Wisconsin Lawyer: Foundational Checklist for Admitting as Evidence Records Created by a Process:

State Bar of Wisconsin

Sign In

Top Link Bar

    Wisconsin LawyerWisconsin Lawyer

News & Pubs Search

Advanced

    Foundational Checklist for Admitting as Evidence Records Created by a Process

    To demonstrate authenticity for process-generated records, the proponent is required to introduce evidence that describes a process or a system used to produce a result and to show that the process or system produces an accurate result. How much detail the proponent should provide depends on the complexity or familiarity of the record at hand.


    Share This:

    Wisconsin LawyerWisconsin Lawyer
    Vol. 81, No. 2, February 2008

    Foundational Checklist for Admitting as Evidence Records Created by a Process

    To demonstrate authenticity for process-generated records, the proponent is required to introduce evidence that describes a process or a system used to produce a result and to show that the process or system produces an accurate result. How much detail the proponent should provide depends on the complexity or familiarity of the record at hand. The foundations for many computer-generated records will not require the proponent to cover each point noted in the comprehensive checklist below.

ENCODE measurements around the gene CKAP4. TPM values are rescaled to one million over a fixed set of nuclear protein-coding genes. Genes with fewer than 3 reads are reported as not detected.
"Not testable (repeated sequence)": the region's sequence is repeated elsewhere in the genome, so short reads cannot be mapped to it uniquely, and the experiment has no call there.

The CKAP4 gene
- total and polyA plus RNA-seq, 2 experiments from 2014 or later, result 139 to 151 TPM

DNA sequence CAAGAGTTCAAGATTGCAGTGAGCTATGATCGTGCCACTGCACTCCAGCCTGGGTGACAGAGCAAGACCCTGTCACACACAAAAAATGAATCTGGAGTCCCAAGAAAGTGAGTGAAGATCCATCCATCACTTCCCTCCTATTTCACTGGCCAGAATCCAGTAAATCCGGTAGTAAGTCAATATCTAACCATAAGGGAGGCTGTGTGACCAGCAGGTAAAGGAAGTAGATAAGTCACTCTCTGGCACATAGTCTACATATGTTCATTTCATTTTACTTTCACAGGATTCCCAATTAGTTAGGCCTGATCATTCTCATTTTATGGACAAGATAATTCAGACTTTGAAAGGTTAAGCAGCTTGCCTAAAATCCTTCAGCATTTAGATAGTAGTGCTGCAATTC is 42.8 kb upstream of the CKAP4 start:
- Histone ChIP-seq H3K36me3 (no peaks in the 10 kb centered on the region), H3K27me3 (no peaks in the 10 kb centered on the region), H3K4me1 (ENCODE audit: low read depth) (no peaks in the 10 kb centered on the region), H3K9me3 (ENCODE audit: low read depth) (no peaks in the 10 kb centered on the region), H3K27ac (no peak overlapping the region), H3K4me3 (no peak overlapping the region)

1) The improbability that the records have been altered, which may include:

    • the chain of custody for the evidence;
    • the internal and external security built into the system and the security procedures in place;
    • how changes in the database are recorded and how this information shows that the records have not been altered;
    • how the records were produced, in particular whether the records were printed or relied upon before litigation; and
    • if the records were obtained pursuant to a forensic process, an explanation of how the records were duplicated and analyzed.

    2) The completeness of the record:

    • how the data is input into the computer _ whether complete data was fed into the process (for example, check kite or tax record analysis);
    • processing _ what the computer and program are asked to do; and
    • output _ how the record is retrieved from the computer.

    3) The reliability of the computer program and equipment:

    • whether the program and equipment are used routinely;
    • absence of prior problems;
    • ability of hardware/program to detect errors;
    • whether the equipment is regularly checked;
    • whether the program and equipment produce a testable result; and
    • whether the output is routinely verified:
    • automatically as part of the program;
    • by a complementary system that would not work if errors occurred in the program or equipment producing the proposed record; or
    • by other external controls.



To view or add comment, Login